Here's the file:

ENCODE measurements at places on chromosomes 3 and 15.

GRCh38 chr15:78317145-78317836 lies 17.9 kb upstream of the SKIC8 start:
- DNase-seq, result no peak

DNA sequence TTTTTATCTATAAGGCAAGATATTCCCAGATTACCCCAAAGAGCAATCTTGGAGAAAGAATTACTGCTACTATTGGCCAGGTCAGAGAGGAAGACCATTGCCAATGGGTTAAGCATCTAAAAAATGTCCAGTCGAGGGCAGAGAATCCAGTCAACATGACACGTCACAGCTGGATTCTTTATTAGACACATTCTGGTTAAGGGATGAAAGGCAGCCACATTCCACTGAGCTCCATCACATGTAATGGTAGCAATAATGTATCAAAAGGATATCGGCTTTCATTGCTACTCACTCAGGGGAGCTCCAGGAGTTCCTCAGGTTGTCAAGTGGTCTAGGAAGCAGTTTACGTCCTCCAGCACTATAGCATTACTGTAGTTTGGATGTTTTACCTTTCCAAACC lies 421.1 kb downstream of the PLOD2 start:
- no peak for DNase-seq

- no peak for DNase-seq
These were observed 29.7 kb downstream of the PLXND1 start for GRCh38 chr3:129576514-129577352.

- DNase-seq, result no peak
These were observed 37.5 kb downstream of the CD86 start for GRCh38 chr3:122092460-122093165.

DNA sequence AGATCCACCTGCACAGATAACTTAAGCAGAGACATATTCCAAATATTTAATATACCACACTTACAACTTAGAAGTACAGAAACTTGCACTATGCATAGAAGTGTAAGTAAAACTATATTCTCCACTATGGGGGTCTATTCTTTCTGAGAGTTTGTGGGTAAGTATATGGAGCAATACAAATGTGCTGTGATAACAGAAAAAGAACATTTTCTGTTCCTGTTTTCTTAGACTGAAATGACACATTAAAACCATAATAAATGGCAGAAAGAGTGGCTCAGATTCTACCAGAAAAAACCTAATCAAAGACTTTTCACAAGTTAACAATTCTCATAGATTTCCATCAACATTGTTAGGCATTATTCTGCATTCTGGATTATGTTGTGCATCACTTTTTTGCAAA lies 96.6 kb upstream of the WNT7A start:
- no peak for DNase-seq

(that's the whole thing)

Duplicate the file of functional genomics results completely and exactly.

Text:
ENCODE measurements at places on chromosomes 3 and 15.

GRCh38 chr15:78317145-78317836 lies 17.9 kb upstream of the SKIC8 start:
- DNase-seq, result no peak

DNA sequence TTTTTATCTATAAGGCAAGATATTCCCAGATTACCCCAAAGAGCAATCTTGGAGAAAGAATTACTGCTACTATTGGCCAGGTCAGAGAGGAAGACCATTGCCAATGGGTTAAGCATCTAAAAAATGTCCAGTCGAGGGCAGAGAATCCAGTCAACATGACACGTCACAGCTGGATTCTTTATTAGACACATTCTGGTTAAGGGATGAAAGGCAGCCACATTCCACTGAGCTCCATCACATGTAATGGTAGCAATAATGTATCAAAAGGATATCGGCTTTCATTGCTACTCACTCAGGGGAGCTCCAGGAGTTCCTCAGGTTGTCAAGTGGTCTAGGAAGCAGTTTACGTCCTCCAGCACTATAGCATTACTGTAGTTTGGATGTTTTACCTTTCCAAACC lies 421.1 kb downstream of the PLOD2 start:
- no peak for DNase-seq

- no peak for DNase-seq
These were observed 29.7 kb downstream of the PLXND1 start for GRCh38 chr3:129576514-129577352.

- DNase-seq, result no peak
These were observed 37.5 kb downstream of the CD86 start for GRCh38 chr3:122092460-122093165.

DNA sequence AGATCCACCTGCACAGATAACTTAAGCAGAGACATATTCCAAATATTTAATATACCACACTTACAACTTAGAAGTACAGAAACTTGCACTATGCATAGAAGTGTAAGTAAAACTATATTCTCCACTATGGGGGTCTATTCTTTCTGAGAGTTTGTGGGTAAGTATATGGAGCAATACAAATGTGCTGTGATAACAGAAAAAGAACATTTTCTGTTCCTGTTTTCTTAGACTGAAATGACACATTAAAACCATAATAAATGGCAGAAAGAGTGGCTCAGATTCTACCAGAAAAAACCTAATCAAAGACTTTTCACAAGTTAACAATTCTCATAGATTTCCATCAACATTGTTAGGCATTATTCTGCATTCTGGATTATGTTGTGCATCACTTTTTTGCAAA lies 96.6 kb upstream of the WNT7A start:
- no peak for DNase-seq